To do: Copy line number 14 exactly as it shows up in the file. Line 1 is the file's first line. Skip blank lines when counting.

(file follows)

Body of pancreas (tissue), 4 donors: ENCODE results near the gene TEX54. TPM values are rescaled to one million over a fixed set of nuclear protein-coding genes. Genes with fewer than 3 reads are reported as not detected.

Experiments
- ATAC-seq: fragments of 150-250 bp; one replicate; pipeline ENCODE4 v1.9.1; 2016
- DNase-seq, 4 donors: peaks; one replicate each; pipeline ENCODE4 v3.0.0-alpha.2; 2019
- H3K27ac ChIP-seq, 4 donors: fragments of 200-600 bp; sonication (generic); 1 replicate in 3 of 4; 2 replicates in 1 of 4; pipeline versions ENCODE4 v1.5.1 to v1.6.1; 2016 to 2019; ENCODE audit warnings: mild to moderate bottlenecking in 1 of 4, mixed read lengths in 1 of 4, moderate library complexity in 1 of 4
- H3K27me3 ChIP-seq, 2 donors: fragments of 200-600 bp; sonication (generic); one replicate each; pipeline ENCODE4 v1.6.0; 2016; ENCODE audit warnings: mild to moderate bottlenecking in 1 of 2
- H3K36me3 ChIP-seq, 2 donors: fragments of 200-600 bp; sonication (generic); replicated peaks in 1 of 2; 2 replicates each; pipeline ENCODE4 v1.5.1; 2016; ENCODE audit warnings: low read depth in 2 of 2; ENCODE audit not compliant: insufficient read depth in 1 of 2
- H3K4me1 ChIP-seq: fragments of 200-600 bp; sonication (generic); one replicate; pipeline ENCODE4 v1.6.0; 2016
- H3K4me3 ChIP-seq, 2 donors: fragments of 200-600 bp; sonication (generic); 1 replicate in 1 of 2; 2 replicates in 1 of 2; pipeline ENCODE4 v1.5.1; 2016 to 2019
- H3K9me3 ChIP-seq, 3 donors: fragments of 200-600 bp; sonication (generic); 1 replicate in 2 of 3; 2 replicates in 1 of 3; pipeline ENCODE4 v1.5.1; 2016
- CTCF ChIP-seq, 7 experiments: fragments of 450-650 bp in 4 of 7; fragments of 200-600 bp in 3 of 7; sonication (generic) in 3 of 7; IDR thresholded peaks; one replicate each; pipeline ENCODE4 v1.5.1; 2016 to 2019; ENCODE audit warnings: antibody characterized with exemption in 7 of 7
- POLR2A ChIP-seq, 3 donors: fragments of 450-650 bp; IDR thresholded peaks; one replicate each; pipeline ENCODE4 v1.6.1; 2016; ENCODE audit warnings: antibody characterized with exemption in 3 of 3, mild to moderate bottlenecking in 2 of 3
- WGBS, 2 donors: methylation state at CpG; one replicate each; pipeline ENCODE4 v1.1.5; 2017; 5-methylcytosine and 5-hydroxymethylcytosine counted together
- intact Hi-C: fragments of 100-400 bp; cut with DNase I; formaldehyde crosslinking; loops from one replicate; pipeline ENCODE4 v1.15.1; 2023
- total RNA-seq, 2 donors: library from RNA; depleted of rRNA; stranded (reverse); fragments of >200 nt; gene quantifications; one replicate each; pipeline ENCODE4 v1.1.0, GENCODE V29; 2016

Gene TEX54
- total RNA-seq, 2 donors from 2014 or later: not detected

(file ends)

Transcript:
- intact Hi-C: fragments of 100-400 bp; cut with DNase I; formaldehyde crosslinking; loops from one replicate; pipeline ENCODE4 v1.15.1; 2023